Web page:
Sunday, 21 October 2007

Jack the Ripper

While the whole world and his bored wife was watching the rugby (ouch for England), I was instead one of a pack of people attending a Jack the Ripper walk through the City of London.

It appears that the City of London is home to several scurrying packs of walkers come the weekend. I spied at least four separate walks criss-crossing between Tower Hill and Liverpool Street, and those were just the ones we bumped into, who knows how many others were infecting the city? It is all rather odd…

The tour was organised by London Walks, and is on the premise that you don’t book, you just turn up exactly at the right time at the meeting point. Of course, you wonder what happens if no one shows, but this is obviously not a problem for this successful company, as we rounded the corner at 7pm sharp and there were bleeding hundreds of people milling around waiting to walk in a serial killer’s shoes. Okay, there were about sixty, but that is still a goodly number of people just showing up on the off chance. It was so many that the tour guide summoned another tour guide up, as if by magic, and we were split in two, and off into the misty night…

Or rather, off into the well-lit and non-misty night, heralded by the happy cheers of South Africans watching the rugby accompanied by a few jugs of lager. The main problem is that the area has changed so much in almost 120 years that it is pretty unrecognisable as the area the infamous Jack the Ripper once stalked. It was hard to paint the impression of smog choked alleyways on top of sanitised and shiny office blocks. Still, our tour guide gave it a good go, and the moment he described the first murder, the audience fell silent, perhaps as everyone remembered this wasn’t actually an attraction, but once a real story.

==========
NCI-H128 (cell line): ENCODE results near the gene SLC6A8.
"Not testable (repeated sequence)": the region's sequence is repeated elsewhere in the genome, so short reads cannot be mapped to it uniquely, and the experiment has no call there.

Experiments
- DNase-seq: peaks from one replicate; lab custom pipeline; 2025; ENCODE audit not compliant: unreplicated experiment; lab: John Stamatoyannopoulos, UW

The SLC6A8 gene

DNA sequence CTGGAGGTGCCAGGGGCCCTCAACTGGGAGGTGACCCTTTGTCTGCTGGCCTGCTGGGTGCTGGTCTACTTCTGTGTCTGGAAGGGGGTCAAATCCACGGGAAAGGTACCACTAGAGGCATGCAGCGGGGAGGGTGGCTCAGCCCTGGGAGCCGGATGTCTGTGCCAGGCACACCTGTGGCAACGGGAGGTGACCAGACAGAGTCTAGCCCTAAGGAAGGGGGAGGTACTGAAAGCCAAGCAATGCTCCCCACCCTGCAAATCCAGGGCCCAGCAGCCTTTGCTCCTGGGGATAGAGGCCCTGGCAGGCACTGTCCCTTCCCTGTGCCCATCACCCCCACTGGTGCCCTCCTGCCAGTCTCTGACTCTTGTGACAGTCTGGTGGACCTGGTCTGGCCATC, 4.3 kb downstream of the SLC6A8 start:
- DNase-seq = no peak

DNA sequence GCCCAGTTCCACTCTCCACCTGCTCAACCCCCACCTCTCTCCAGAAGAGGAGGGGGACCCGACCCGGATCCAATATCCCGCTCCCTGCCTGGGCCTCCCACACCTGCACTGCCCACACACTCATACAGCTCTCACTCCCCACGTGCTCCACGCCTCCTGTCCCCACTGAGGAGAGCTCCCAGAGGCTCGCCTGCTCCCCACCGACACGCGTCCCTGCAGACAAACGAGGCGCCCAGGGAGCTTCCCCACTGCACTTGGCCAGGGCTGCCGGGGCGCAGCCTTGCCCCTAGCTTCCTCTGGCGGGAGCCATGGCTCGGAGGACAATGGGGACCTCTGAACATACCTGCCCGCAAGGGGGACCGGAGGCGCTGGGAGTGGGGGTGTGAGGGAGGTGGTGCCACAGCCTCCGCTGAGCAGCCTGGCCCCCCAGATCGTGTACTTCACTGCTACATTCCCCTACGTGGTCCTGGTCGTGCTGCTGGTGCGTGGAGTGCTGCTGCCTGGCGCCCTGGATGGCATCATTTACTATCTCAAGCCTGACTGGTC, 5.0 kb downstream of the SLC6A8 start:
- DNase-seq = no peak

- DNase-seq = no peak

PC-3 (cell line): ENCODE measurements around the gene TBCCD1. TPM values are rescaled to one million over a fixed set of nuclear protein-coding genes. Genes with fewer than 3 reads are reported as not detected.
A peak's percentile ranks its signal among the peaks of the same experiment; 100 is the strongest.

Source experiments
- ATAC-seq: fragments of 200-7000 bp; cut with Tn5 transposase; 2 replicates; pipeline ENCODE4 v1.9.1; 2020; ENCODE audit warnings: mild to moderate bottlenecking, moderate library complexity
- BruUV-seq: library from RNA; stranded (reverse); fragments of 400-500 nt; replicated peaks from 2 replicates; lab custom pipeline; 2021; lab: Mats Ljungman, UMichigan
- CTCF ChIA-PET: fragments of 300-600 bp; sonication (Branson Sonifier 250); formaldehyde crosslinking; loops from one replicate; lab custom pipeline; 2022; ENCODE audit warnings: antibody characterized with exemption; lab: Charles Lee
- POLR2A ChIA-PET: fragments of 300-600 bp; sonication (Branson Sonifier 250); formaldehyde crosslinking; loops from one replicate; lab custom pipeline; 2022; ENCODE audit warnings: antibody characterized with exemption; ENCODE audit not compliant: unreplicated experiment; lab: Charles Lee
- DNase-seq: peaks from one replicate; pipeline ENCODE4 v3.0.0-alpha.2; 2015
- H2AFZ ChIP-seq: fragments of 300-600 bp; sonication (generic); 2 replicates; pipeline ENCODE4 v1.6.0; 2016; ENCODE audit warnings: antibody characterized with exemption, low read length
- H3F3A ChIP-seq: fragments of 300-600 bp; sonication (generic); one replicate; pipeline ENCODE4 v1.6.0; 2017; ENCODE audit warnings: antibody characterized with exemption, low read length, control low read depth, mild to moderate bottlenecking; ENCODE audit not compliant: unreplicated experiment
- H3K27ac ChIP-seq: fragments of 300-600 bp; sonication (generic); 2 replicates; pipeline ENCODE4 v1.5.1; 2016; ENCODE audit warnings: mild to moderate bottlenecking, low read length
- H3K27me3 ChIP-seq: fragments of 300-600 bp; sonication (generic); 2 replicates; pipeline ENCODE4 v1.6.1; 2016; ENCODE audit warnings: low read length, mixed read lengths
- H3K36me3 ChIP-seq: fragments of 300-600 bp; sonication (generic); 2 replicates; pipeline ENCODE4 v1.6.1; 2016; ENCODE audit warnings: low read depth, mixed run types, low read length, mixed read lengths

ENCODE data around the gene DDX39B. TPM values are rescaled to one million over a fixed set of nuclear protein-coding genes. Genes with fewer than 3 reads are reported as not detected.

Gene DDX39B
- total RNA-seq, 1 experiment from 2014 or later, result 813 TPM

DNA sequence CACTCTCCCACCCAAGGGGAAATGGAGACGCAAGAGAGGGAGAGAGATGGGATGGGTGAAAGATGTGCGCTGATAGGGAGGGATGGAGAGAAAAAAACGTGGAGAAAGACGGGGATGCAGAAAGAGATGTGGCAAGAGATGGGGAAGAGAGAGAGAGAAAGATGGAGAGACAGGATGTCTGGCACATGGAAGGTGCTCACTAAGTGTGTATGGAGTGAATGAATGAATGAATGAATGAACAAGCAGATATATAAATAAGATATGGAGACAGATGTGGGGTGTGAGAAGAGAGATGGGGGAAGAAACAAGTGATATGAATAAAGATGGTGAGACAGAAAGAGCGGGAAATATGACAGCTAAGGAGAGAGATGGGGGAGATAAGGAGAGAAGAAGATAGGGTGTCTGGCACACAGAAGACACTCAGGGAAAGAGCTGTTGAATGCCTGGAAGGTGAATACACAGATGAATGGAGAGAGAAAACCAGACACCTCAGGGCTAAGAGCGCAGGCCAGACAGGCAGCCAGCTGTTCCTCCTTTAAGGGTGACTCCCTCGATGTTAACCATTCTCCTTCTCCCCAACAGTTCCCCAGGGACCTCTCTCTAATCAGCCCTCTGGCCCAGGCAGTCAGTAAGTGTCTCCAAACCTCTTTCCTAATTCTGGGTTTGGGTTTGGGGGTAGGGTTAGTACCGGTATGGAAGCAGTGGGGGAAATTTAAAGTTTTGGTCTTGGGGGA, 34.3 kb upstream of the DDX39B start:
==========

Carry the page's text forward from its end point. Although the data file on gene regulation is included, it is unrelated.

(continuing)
It made me feel a bit strange to be honest, as these poor women were killed, yet here were we all, using their grisly murders as a Saturday night diversion between pub one and pub two. Does more than a hundred years difference make it less meaningful? It shouldn’t at all, but the distance of time and the fact the area is so changed does make things feel less real. However, there are places along the walk where old London still breathes, and when you happen upon these old buildings and shop fronts you do stop and wonder at it all.

'Jack' would have seen this building

Lots of theories were advanced and retreated as to who the real ripper was during the walk. I have no idea (like I would! Obviously one walk in and I’m an expert!), but to imagine what that part of London was like, dark as pitch apart from flickers of gaslight, looming buildings, riddled with tiny alleys, most people blotting out their existence on gin… to walk the streets must have been truly terrifying, let alone have the spectre of a killer hanging over the city.

The Gerkin, view from the walk

Oh, and I cannot sleep (funny that, eh?), so I decided to write some more of chapter 8, in case you are wondering. Might as well strike while the fire’s hot, eh?

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